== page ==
Treatment for eating disorders often takes a circuitous route.
The straight line would dictate: get patients to eat appropriately, talk with them about their disorder and the thoughts underlying them, replace harmful behaviors with healthy ones and — voila! — fixed.
Except it doesn’t work that way. The direct path can frighten clients with eating disorders and set them back in their recovery. For example, talk therapy can be frightening for patients who are emotionally cut off, whose bodies are under constant stress, who are starving or eating themselves to death. Sometimes, the most effective treatment starts with an oblique approach such as experiential therapy.
Experiential therapy activities may include an onsite work with horses (equine therapy), tai chi, yoga, meditation, low ropes course, canine therapy, journaling, drumming, team building, psychodrama, art, and music therapy. When undertaken with the guidance of a trained specialist, these activities help people with eating disorders begin to do critical therapeutic work within the framework of enjoyable actions, movements and activities. With the patient focused on the goal or task at hand, the therapist can frequently help the patient identify and address subconscious issues that he or she might otherwise not discuss.
In addition, experiential therapies can help individuals with eating disorders recognize the sensations of their body as they complete specific activities, and then begin to rebuild an overall awareness of their bodies and their emotions. Many patients experience alexithymia, a physiological and emotional disconnection from their bodies, often precipitated by trauma.
Some therapies, such as tai chi and yoga, directly address this disconnect. When they engage in physical activities, they build awareness of how their bodies feel, start to notice sensations, then identify emotions that may accompany those sensations and, finally, learn how to manage their emotions and appreciate their bodies.
Each type of experiential therapy affects a different part of the brain and hits a different part of the recovery process. Yoga, meditation and tai chi work on body recognition, control and breathing. Art activates the hippocampus and the right brain. Ropes courses develop strength, balance and spatial sense.
The ability to develop a positive relationship with another being such as horse or dog provides a critical first step for those who cannot connect with other people because of trauma or abandonment issues. With other creatures, they can begin to reestablish trust, experience a sense of mastery and find hope.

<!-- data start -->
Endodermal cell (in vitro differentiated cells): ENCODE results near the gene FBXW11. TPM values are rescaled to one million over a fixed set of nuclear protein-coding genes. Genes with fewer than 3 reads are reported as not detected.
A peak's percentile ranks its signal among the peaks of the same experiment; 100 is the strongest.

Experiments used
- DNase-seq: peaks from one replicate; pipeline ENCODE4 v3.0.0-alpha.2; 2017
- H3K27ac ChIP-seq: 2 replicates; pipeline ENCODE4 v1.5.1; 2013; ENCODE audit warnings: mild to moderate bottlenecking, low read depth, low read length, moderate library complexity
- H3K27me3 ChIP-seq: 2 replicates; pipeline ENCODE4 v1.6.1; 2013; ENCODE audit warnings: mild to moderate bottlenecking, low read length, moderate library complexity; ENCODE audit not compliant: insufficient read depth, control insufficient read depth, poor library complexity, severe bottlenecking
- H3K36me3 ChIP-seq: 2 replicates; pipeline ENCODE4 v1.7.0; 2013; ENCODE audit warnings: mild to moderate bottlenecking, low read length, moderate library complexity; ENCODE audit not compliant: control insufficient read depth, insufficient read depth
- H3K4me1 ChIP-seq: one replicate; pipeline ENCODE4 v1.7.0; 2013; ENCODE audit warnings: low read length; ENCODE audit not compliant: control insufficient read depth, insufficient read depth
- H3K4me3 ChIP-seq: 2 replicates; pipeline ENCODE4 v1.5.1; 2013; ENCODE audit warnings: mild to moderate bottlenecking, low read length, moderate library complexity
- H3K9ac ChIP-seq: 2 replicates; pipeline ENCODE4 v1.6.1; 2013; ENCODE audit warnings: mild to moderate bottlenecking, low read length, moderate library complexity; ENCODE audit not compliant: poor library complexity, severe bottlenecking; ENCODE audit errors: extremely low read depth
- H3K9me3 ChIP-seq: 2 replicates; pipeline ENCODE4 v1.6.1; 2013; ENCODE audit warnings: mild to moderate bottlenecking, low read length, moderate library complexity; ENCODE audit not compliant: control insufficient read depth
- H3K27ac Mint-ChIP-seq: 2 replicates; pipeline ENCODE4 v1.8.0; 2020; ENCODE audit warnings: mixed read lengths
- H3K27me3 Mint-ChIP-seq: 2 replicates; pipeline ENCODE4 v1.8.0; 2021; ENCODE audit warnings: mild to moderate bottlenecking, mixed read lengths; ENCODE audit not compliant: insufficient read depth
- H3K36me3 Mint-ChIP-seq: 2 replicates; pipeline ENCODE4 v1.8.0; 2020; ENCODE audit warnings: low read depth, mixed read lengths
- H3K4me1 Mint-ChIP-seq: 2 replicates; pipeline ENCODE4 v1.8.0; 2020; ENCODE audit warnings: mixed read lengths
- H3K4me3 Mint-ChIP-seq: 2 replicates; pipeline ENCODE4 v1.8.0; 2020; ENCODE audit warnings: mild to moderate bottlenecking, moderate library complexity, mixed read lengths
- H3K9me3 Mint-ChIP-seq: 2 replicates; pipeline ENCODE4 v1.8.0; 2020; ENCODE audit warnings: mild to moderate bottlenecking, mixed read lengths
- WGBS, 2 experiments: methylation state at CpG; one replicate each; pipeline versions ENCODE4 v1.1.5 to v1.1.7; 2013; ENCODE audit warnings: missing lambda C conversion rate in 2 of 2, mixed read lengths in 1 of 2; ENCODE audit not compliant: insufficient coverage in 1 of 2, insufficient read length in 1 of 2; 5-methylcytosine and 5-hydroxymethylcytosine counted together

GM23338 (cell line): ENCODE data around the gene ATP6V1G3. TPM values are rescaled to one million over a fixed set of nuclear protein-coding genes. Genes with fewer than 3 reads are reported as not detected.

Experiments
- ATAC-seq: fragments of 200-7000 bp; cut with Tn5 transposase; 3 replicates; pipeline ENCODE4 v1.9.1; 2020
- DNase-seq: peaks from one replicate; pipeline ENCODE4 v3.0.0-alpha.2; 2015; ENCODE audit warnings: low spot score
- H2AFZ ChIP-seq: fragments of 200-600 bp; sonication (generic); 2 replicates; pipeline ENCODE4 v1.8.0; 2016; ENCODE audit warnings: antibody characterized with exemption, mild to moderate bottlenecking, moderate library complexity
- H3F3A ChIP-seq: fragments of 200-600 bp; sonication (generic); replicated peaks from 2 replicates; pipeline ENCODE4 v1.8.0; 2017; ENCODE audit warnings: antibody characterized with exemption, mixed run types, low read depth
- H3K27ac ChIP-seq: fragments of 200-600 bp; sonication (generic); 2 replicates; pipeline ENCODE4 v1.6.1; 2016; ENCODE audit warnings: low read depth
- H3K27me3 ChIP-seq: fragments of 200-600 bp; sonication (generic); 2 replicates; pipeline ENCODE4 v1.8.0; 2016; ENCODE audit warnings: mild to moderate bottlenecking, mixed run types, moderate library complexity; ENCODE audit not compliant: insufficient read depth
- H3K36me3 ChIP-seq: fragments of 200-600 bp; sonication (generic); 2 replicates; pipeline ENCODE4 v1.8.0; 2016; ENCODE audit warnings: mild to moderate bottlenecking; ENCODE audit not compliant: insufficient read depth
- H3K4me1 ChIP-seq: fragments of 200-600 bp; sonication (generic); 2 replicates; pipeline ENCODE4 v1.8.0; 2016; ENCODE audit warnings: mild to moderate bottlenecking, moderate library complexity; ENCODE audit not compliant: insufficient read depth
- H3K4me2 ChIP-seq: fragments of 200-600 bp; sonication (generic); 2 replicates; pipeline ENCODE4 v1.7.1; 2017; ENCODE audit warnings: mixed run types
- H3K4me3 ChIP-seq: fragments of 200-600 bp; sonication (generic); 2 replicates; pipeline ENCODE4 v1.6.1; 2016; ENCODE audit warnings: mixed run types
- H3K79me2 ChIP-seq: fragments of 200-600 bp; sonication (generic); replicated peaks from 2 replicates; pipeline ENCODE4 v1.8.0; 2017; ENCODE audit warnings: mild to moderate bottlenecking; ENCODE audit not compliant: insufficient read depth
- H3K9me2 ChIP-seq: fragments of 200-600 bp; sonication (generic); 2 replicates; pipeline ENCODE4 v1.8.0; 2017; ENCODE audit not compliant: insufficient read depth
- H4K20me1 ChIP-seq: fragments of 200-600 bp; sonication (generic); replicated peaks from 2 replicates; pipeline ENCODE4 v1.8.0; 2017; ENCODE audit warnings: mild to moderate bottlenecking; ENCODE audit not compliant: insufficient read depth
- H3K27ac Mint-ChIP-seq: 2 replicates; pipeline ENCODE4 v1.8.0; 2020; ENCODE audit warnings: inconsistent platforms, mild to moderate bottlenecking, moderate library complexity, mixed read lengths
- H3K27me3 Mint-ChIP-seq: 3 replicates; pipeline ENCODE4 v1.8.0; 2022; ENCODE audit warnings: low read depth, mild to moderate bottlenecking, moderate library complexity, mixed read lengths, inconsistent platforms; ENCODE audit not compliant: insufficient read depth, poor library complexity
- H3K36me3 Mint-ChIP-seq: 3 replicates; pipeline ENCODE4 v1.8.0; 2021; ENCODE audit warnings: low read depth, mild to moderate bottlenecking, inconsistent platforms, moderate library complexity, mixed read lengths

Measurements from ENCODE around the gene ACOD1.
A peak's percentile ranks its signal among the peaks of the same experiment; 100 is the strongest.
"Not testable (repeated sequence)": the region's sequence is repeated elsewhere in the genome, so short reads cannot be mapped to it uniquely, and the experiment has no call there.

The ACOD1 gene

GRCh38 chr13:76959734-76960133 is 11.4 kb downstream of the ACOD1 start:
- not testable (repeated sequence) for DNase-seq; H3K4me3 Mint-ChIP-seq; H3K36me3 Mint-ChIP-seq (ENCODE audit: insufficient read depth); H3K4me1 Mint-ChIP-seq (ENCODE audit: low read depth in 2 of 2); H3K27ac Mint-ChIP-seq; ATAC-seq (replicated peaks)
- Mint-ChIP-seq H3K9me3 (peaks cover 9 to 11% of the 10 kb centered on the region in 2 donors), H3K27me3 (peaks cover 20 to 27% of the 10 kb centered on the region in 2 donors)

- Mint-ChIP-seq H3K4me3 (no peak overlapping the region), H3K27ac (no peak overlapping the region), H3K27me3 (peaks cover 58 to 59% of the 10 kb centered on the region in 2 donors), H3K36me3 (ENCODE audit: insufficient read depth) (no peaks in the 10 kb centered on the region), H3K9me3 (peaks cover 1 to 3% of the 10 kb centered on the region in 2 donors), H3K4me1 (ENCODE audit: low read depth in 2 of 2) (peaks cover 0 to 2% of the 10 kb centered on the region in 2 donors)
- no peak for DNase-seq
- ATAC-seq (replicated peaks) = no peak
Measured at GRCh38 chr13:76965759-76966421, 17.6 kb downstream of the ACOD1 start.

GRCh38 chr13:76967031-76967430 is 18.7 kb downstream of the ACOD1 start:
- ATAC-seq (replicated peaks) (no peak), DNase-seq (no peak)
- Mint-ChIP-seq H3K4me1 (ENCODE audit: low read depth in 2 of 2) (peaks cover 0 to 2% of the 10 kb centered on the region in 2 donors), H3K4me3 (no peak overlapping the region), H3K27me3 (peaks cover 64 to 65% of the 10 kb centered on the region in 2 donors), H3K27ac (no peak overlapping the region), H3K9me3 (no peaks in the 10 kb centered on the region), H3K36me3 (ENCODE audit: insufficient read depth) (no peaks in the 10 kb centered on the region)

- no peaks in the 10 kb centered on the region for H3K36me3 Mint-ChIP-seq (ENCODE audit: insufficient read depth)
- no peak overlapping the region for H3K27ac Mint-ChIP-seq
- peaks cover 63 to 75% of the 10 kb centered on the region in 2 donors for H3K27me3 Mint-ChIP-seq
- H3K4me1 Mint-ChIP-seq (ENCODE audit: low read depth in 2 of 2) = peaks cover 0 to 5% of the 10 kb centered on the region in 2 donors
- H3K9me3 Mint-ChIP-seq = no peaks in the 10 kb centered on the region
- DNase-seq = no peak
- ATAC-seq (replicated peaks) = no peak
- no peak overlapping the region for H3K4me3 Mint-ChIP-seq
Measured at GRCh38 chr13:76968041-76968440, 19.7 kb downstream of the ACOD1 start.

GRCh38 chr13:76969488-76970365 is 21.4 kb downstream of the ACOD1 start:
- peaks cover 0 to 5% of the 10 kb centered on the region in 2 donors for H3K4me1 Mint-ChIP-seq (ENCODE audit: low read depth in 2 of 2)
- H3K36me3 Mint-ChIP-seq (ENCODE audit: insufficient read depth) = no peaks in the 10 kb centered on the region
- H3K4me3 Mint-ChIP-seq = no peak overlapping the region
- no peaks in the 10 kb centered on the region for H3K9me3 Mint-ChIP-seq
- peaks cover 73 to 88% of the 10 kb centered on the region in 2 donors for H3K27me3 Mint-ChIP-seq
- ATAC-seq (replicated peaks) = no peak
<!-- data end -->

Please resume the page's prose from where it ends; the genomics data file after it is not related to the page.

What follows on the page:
The Equine-Assisted Growth and Learning Association (EAGALA) model of equine therapy brings together the patient, therapist, certified horse professional and a horse to facilitate emotional growth and learning. Structured techniques keep all participants on the ground and leave the patient free to engage with the horse to creatively solve problems and take risks while working on identified therapeutic issues.
The more physical activities teach patients to trust themselves and to rely on and value their bodies, while the group settings begin to build relationships and connections among individuals in therapy who are combating the same disorder. The groups provide support, motivation and hope and create a sense of safety for all members, so each individual can achieve more than they would on their own.
The value of group participation can be seen clearly in psychodrama. The format enables patients to set up a visual representation of their eating disorder and explore what it has done to them. They may ask one group member to play the eating disorder, another to be the negative self-talk that says, “You’re no good” or “starvation” or “worthlessness.” Then they interact with the people playing those roles and discuss what that feels like. Externalizing their thoughts and the disorder helps them confront them as separate from themselves and provides insight that would often take much longer or be impossible to achieve in talk therapy.
Art and music may give eating-disordered patients a nonverbal way to express their emotional pain before they have the words to describe it and sometimes before they are even aware that they feel it. Music and art provide patients the freedom to convey their feelings, perceptions and perspectives safely, without fear of judgment.
As patients engage in experiential therapies, therapists address important clinical issues that often accompany eating disorders, such as self-awareness, self-worth, individuality, personal boundaries, impulse regulation, body image, and relationships with others. The combination of movement and talking has been found to be the most effective way to treat anyone with an eating disorder by building self-confidence, trust, and expressive tools.
Eating disorders are complex, and effective treatment requires a variety of approaches administered by a multidisciplinary team. Experiential therapies provide valuable ways for therapists to reach these patients where they are at the start of treatment and begin the healing process.